Forefront Communications

To Find the Right Agency, Ask The Right Questions

Mark Dowd

Mark Dowd

With the new year nearly upon us, marketers have their budgets and plans in place. Now it’s time to get to work.

To ensure that their efforts are effective, many sign on with marketing and communications agencies. But the media landscape is a tricky and evolving place. That’s why it’s critically important for companies to choose the right agency. However, actually making that “just right” agency pick can be difficult.

We know this to be true because most of us here at Forefront have extensive experience outside of the agency world alone – specifically on the client side or as journalists.

From this perspective, we offer the following. Whether you’re engaging with an agency for the first time, or are in the process of switching agencies, be sure to ask your potential new firms the following questions. Getting the right answers will not only make your selection easier, but it will increase your chances for sustainable success.

Rainmakers aside, who will actually do the work?

Every agency pitch will be delivered by a smooth and accomplished PR pro, often times a founder – the man or woman whose name is on the office door. While impressive, those people usually will have little day-to-day involvement in your program. So, ask who will be assigned to your account. Who will be writing your press releases, developing and delivering news pitches, and interacting directly with reporters and editors on your behalf?

Do some digging.

Ultimately, your account team matters a lot more than the rainmakers, so ask about those people and their credentials.  The key person is your proposed account lead. Usually a vice president or account supervisor, he or she will be the lynchpin of your program. Check them out on LinkedIn and other online resources to gauge their experience. Where else have they worked and on which accounts. Have they ever actually taken the lead on PR strategy and execution? Do they have directly relevant experience in your space? Do they have personal and professional contacts in the publications you are targeting?

Be wary of former Big Company types if you’re not one

Across the PR industry today, there’s no shortage of practitioners who used to be with some big, household name corporation. Now they’ve hung out a shingle and started an agency. That big company experience draws clients in like a siren’s song, but for scrappy startup clients or even established mid-sized firms, their programs are often the wrong fit. When you work for a household name – be it a bank, big tech firm, high-flying hedge fund, etc. – the name of the PR game is different. Your role is to essentially serve as a gatekeeper and brand protector.

But that’s a very different skill set than the one required to fight tooth and nail for attention in a crowded market.  And without the BigCo name to drop, or sought-after executive to dangle, how good will they be at getting ink for a lesser known firm?

Get references including back-channel

The references provided by the agencies you’re considering will generally be glowing, of course. But that’s not to say you can’t be a little more thorough and find out a bit more. In addition to the main contacts listed, call other people in those companies, like more senior or junior staff. Is there a former VP of marketing who has moved on and can speak more freely? Poke around these references to build a bigger, clearer picture. You may also want to reach out to one or two of the major media contacts in your space to get their view. You might just get lucky and gain a sense of a firm’s modus operandi from the media’s perspective, which is a critically important perspective to have.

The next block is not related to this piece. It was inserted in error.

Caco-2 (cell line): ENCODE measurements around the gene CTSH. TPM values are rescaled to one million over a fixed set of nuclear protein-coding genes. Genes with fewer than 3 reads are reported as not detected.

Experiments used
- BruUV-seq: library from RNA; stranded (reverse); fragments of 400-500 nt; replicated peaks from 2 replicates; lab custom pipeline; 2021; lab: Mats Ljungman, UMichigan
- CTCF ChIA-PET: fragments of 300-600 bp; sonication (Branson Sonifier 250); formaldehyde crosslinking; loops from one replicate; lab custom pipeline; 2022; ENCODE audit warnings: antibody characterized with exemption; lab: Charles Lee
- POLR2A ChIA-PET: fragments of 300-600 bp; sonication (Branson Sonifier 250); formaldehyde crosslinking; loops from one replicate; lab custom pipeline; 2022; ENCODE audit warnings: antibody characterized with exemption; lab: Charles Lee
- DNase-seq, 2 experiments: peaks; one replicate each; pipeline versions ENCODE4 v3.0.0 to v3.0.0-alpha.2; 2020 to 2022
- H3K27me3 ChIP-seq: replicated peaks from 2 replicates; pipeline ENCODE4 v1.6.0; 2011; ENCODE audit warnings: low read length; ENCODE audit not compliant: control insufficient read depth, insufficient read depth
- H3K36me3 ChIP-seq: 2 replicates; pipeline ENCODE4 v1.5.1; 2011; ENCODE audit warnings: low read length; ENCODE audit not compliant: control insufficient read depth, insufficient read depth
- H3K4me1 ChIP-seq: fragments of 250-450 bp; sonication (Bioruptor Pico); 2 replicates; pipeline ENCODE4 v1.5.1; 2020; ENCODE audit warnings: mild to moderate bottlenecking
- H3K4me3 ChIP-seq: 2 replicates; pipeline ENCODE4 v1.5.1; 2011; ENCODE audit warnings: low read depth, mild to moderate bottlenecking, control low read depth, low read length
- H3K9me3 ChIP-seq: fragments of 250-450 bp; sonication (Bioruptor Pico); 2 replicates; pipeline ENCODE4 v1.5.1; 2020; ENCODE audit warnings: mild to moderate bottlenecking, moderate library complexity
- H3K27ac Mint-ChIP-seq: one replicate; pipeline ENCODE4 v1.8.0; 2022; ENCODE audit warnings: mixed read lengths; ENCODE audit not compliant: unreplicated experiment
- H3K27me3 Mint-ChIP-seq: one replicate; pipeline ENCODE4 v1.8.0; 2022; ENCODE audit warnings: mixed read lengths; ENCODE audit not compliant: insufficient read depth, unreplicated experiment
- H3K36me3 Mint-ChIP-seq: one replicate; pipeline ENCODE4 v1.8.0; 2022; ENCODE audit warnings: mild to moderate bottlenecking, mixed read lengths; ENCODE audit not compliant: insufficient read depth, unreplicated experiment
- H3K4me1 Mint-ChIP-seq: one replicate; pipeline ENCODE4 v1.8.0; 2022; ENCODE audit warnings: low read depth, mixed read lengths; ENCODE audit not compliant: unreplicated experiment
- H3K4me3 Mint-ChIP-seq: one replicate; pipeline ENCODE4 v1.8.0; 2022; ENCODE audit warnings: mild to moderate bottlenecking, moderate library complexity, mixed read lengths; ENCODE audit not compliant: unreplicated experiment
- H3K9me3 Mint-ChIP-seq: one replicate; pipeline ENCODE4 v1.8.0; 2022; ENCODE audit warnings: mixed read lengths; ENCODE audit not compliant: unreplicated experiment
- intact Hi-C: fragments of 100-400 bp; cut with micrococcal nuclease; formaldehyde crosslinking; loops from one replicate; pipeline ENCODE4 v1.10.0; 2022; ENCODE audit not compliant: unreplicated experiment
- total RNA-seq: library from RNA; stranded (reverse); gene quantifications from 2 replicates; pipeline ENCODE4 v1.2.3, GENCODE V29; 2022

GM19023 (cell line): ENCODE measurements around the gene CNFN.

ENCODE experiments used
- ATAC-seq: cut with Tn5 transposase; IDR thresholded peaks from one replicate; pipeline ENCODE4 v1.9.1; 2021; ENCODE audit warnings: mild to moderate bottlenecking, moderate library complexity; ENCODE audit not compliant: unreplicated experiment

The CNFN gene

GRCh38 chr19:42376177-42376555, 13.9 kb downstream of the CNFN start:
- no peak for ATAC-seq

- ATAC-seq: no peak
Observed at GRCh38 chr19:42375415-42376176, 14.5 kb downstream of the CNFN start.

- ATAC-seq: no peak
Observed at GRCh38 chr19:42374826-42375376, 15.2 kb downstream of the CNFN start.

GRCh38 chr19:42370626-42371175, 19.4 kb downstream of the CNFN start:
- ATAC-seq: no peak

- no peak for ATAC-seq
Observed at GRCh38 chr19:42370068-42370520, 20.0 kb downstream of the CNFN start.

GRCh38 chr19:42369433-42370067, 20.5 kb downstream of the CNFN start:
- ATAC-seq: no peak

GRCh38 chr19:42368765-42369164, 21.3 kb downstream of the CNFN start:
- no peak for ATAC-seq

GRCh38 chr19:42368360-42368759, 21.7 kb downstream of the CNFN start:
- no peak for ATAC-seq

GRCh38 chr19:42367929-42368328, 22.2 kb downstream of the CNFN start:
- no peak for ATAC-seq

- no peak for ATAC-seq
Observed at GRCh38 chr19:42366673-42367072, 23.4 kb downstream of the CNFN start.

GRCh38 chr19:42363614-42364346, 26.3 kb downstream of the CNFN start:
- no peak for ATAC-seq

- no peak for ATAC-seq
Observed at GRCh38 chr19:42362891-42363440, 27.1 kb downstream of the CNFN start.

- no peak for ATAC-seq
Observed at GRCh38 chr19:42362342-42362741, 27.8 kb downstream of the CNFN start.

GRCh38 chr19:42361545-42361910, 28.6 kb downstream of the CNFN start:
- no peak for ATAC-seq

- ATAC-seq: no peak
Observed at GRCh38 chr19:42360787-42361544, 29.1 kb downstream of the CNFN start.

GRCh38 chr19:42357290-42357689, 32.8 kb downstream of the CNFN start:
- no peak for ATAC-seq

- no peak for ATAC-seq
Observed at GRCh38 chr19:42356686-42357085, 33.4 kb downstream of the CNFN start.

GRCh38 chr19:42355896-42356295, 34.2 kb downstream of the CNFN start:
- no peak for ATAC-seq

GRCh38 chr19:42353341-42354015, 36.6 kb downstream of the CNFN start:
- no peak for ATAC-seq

What are the mechanics of the retainer arrangement?

Monthly retainers are the coin of the realm in PR. It’s a dollar amount paid for an agreed-upon level of professional services for some period, oftentimes yearly. Instead of getting pinned down to an approximate number of hours each month, most agencies prefer to commit to providing you a certain amount of value. So, have them sketch out how they see the monthly retainer breaking down (most shops are light on the rainmakers’ time, who bill out at $500+/hr., and is heavier for the junior resources).

One common disconnect is when the client (you) view the retainer as a ceiling when the agency views it as more of a floor. To avoid the unpleasant surprise of an overage bill at the end of the month, ask what management mechanisms the agency can provide in order to manage to the retainer amount. What happens during the first few months when there’s considerable ramp up work to do? Or how about when you have a crisis hit or major product launch that needs attention?  End of month invoice surprises, or mid-month calls that we’d reached our time allotment, were always extraordinarily frustrating when we were on the client side (and why we vowed to operate differently when we started Forefront).

Conclusion

There are a lot of questions you’ll need to ask your potential agency partners, and lots you’ll want to learn about them before taking the plunge and signing that services contract. The list of questions outlined above isn’t complete, but it’s a good starting point.  And if you’re in the market for an agency, and want Forefront’s answers, my co-managing partner Mark Dowd or I are just a phone call or email away. Best of luck with your agency selection!

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